The Catholic Church’s Goal of ‘Full Unity’ With the Orthodoxy

Pope Francis delivers his homily during the Pentecost Mass on June 5.
Grzegorz Galazka/Archivio Grzegorz Galazka/Mondadori Portfolio via Getty Images

The Catholic Church’s Goal of ‘Full Unity’ With the Orthodoxy

Pope Francis reiterates Rome’s centuries-old quest.

“Unity is harmony in the diversity of the charisms bestowed by the Spirit,” Pope Francis told the Pan-Orthodox delegation of priests and monks of the Oriental Autocephalous Churches on Friday, June 3. The churches primarily in the Middle East and Africa have often faced heavy persecution and have been separated for centuries from the mother church in Rome. Francis reminded the delegation of the Catholic Church’s goal toward “full unity” by centering his speech around this theme.

“The first thought is that unity is a gift, a fire from on high,” Francis said tying the theme of unity to Pentecost celebrated on the weekend. “Certainly, we need constantly to pray, work, dialogue and prepare ourselves to receive this extraordinary grace. Yet the attainment of unity is not primarily a fruit of earth, but of heaven. It is not primarily the result of our commitment, our efforts and our agreements, but of the working of the Holy Spirit, to whom we need to open our hearts in trust, so that he can guide us along the path to full communion. Unity is a grace, a gift.”

The Oriental Orthodox Churches represent approximately 60 million members worldwide. They share a common heritage with the Catholic Church and the Eastern Orthodox Church but have rejected some of the decisions made in ecumenical councils—which caused them to develop rather independently since the fifth century. In the 20th century, ecumenical meetings resumed but without a major breakthrough.

Being among one of the earliest churches that split from “unity” with the Roman Catholic Church, Francis’s desire to heal the divide is understandable. In November 2020, Pope Francis told Ecumenical Patriarch of Constantinople Bartholomew i that he believes Catholics and Orthodox Christians will again attain full communion. But at this point, the various Orthodox churches are not even in full communion with each other.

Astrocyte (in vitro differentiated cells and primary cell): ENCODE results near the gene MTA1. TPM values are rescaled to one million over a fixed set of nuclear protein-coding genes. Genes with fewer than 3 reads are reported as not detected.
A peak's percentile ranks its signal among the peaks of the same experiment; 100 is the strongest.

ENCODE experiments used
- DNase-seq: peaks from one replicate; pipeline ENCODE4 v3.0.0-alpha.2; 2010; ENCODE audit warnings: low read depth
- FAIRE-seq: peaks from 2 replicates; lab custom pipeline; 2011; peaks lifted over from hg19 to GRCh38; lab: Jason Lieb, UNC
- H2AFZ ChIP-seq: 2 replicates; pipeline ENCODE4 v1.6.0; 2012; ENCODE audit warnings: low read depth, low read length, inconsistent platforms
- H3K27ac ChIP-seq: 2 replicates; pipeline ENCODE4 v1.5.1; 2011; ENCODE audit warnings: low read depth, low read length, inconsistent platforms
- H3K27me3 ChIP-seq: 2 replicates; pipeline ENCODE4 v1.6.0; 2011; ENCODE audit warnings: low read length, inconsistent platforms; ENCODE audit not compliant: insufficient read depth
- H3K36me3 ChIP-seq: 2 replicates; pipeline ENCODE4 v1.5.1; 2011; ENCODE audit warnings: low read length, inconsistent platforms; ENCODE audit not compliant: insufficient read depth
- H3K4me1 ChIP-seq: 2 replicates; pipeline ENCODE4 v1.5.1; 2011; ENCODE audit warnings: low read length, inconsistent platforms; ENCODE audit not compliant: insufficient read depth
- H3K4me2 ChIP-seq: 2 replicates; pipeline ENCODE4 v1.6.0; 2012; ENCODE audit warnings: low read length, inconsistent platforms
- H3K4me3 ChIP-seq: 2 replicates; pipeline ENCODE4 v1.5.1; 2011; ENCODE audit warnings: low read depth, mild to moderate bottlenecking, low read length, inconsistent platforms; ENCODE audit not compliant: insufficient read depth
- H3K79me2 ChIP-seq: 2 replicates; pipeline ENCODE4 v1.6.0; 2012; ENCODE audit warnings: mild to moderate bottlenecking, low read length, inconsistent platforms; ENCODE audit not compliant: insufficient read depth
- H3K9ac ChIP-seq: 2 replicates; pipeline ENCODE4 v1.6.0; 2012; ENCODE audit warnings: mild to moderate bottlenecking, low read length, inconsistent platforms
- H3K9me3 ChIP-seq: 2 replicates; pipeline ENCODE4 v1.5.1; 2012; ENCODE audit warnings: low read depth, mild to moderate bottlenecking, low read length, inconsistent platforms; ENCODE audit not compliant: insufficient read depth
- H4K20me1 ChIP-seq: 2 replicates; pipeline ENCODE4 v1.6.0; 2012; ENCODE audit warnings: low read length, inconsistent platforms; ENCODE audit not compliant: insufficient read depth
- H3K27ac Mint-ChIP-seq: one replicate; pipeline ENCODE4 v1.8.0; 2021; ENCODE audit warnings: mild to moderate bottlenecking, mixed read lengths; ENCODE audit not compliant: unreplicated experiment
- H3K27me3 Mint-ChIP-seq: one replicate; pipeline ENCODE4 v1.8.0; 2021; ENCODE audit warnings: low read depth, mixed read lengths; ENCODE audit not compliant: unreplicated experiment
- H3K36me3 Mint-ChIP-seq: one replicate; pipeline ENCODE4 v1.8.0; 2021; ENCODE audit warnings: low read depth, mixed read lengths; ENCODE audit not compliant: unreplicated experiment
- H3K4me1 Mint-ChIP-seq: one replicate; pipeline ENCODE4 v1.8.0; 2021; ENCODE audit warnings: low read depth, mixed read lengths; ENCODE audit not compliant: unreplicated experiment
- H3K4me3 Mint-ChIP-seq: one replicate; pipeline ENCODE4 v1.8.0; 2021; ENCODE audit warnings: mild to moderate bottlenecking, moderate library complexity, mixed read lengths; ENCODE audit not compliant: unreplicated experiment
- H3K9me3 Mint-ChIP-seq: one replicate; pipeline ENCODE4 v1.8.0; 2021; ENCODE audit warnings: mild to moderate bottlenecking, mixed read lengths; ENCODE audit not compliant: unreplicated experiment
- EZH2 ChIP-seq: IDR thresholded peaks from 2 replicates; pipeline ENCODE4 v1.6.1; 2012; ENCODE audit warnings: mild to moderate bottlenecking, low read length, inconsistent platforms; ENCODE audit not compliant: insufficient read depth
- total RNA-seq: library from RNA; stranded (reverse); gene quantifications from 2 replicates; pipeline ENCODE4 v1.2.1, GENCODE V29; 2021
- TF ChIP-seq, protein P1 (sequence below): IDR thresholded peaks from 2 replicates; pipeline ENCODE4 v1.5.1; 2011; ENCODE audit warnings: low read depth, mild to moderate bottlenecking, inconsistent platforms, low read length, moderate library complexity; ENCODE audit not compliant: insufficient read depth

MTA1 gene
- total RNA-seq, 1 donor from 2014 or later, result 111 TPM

Despite centuries of failed attempts to unite dissenting groups, the Catholic Church hasn’t given up. These efforts to unite so-called “Christian” churches under its rule matches the prophetic description of a woman in Isaiah 47.

“And thou saidst, I shall be a lady for ever …. I am, and none else beside me; I shall not sit as a widow, neither shall I know the loss of children” (verses 7-8). A woman is used as a symbol for a church in the Bible. For example, Ephesians 5:23-33 and Revelation 19:7 describe God’s true Church as a woman, or bride, who will marry Jesus Christ at His return. But Isaiah 47 is not referring to God’s true Church.

Verse 1 shows that this church claims “a throne” but that God will strip it of its authority. The Catholic Church is the only church that claims a throne; it even receives ambassadors from countries around the world. Furthermore, Isaiah 47 refers to the church as the “daughter of Babylon.” The Roman Catholic Church adopted the Babylonian mystery religion (explained in detail in Herbert W. Armstrong’s book Mystery of the Ages; request a free copy).

In this prophetic vision, this church is recorded saying: “I am, and none else beside me.” This mother church will not tolerate any rivals. The Bible indicates the Catholic Church will be able to achieve this goal, albeit for a short time. To learn more, read “Returning to the Fold.”